The global payments landscape has changed dramatically in the last 12 years. New entrants continue to introduce payment innovation and universal acceptance. Amazon began in a garage in 1994 as a struggling online merchant; today their annual sales exceed €61 billion. Prior to 1999, Alibaba was a character in a children’s fairy tale. Alibaba now rivals Amazon in customers and packages shipped, with a market cap of €255 billion. Apple made home computers prior to 2014, and today ApplePay is a major mobile payments platform. Samsung was a small appliance manufacturing company, and today includes a major financial services company with Samsung Pay launched in 2015, and the list continues. Payment networks such as China Union Pay have more cardholders globally than Visa and MasterCard combined, and their client base is growing.
Bitcoin continues to be the primary cryptocurrency in circulation today. However, it is reported that there are about 740 registered cryptocurrencies available for global trade. Out of those 740 cryptocurrencies, only 24 have a market cap in excess of €10 million, yet each could be the next bitcoin of the future. Before we look at the future of virtual currencies and blockchain within the payments landscape, I have provided some of the historical highlights of bitcoin.
History & Evolution
In 2011, bitcoin began to mature as a digital payment system, though its use was limited by the aspirations of early adopters. An early issue for bitcoin was the anonymous nature of the digital currency, which made it perfect for online black markets. The Silk Road was one of the public’s primary introductions to the illicit use of bitcoin, prompting several law enforcement agencies to cast the currency as a vehicle for money laundering and drugs. On a global scale, payment cards and cash are the currency of criminals, not bitcoin.
Other consumer services were also starting to emerge. BitPay, the first bitcoin merchant payment processor for bitcoin was launched in 2011. BitPay provides the means for merchants to accept bitcoin via their payment gateway and/or by using mobile-friendly applications. In 2011, BitPay processed payments for less than 100 merchants, while today they are processing payments for over 75,000 merchants globally and are providing bitcoin wallet access to over 250,000 users. Over the years more exchanges and services have opened globally, allowing people to trade bitcoin for other currencies more effectively, or access funds at bitcoin ATMs.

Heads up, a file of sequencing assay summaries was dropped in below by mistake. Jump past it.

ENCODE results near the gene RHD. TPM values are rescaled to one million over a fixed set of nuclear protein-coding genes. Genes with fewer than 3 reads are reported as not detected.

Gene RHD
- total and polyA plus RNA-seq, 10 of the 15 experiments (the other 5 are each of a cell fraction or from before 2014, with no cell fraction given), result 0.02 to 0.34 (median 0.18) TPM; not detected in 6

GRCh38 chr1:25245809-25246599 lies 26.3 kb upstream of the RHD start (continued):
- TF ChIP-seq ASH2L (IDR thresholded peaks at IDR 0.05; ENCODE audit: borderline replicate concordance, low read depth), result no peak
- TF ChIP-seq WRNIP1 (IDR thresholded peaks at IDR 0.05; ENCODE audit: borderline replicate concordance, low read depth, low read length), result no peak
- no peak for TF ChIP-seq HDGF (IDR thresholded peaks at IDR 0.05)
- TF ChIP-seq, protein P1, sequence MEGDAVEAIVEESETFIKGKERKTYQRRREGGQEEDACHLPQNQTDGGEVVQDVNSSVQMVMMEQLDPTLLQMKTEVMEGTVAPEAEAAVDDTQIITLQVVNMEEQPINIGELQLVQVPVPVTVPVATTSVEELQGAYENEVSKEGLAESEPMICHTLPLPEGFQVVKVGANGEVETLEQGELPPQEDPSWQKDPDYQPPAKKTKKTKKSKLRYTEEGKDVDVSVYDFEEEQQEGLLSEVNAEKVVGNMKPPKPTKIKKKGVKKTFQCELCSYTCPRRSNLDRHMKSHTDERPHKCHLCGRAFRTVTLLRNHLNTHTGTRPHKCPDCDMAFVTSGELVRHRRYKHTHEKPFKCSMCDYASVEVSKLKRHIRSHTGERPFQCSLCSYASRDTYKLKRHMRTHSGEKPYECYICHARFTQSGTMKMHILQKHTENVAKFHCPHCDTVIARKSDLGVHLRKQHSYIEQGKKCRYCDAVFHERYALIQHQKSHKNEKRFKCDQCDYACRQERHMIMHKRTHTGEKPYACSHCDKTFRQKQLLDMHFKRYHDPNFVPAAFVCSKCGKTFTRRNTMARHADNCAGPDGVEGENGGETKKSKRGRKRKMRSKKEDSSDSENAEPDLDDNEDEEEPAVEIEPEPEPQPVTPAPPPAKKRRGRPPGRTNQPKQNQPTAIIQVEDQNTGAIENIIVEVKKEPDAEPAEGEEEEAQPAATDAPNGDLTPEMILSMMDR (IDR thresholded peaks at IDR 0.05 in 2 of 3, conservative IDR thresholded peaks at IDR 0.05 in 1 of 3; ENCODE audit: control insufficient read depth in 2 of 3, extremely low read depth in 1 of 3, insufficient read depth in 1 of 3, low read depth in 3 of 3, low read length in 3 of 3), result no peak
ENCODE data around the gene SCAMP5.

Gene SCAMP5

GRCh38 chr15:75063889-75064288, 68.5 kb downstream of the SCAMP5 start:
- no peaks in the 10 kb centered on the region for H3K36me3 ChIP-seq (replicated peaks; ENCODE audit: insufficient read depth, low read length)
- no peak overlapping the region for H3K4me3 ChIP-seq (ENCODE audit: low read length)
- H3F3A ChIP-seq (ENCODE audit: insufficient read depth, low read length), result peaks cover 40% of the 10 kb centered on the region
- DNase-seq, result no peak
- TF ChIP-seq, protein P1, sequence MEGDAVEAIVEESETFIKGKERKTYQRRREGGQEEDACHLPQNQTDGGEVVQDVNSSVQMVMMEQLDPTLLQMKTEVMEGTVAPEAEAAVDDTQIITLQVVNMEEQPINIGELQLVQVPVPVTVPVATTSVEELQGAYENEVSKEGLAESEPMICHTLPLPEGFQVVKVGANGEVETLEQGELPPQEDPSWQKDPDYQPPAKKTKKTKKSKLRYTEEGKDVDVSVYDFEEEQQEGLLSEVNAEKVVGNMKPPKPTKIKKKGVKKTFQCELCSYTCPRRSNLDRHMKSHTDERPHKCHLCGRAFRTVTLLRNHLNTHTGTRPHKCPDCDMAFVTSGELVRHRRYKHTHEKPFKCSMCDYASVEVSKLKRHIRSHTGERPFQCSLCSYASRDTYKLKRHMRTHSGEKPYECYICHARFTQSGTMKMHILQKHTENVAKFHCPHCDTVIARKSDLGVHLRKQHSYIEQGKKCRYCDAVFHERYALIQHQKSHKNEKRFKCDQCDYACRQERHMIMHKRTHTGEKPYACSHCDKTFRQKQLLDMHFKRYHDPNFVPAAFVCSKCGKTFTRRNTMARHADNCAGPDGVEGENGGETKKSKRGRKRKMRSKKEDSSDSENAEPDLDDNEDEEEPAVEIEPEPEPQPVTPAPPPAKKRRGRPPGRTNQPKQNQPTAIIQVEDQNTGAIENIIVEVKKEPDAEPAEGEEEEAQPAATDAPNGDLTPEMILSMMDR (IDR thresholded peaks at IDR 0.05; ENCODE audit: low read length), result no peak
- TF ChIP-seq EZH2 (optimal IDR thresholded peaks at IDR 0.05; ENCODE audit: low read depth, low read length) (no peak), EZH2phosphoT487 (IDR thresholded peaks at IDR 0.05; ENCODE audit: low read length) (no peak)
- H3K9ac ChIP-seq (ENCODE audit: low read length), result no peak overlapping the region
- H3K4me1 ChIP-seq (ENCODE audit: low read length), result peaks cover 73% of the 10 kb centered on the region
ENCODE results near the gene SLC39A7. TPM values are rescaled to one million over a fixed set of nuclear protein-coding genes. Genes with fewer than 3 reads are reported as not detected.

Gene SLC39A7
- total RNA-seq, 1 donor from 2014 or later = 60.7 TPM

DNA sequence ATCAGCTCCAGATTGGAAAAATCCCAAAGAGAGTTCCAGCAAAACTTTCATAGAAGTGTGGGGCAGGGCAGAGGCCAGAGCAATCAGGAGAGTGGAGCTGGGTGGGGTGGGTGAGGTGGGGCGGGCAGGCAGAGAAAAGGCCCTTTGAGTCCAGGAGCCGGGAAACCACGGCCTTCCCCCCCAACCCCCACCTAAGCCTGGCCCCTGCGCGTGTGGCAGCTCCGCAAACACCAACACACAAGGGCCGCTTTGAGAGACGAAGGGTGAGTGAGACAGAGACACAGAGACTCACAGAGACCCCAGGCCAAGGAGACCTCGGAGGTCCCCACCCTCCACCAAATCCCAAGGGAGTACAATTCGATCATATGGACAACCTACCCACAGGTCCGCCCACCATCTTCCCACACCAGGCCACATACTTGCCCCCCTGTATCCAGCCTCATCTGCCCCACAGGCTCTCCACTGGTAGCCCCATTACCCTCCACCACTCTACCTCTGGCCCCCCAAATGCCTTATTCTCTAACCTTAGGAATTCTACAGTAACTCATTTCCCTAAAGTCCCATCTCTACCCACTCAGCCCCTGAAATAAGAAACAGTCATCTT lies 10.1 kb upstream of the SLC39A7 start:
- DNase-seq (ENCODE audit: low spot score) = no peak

BitPay, established in 2011, provides the means for merchants to accept bitcoin via their payment gateway and/or by using mobile-friendly applications.
As a decentralised currency, bitcoin is more like “digital gold bullion or crude oil”. Comparatively, market pressures direct the price of bitcoin, as they do with crude oil and gold. The values began to increase as governments and business entities began to take notice of the advantages of bitcoin to the worldwide business community. Globally, governments have begun to recognise bitcoin as a viable currency:
- The People’s Bank of China (PBoC), after initially approving bitcoin, temporarily banned financial institutions from using it. Today the PBoC allows bitcoin use, and is working to oversee those money services businesses that trade in bitcoin, much like all other money service companies.
- The US Financial Crimes Enforcement Network (FINCEN) issued some of the world’s first bitcoin regulations in the form of a guidance report for persons administering, exchanging or using virtual currency. In particular, exchanges must comply with money-laundering laws and register as Money Services Businesses in the US.
- The US Senate held an informational bitcoin hearing, which was (to the surprise of many) open to the long-term prospects of bitcoin.
The swell of popularity led to an explosion of “altcoins” – digital currencies based on modified or different underlying protocols. Litecoin had been the first, back in 2011, but 2013 saw hundreds of these new altcoins launched with over 740 traded today. A wave of new protocols emerged with applications beyond digital currency, in which people would repurpose blockchains (bitcoin’s and others) to store and transport multiple types of digital information. There are hundreds of patents filed around the world by some of the world’s largest financial institutions for the use of blockchains for secure data and negotiable instrument transfer of values.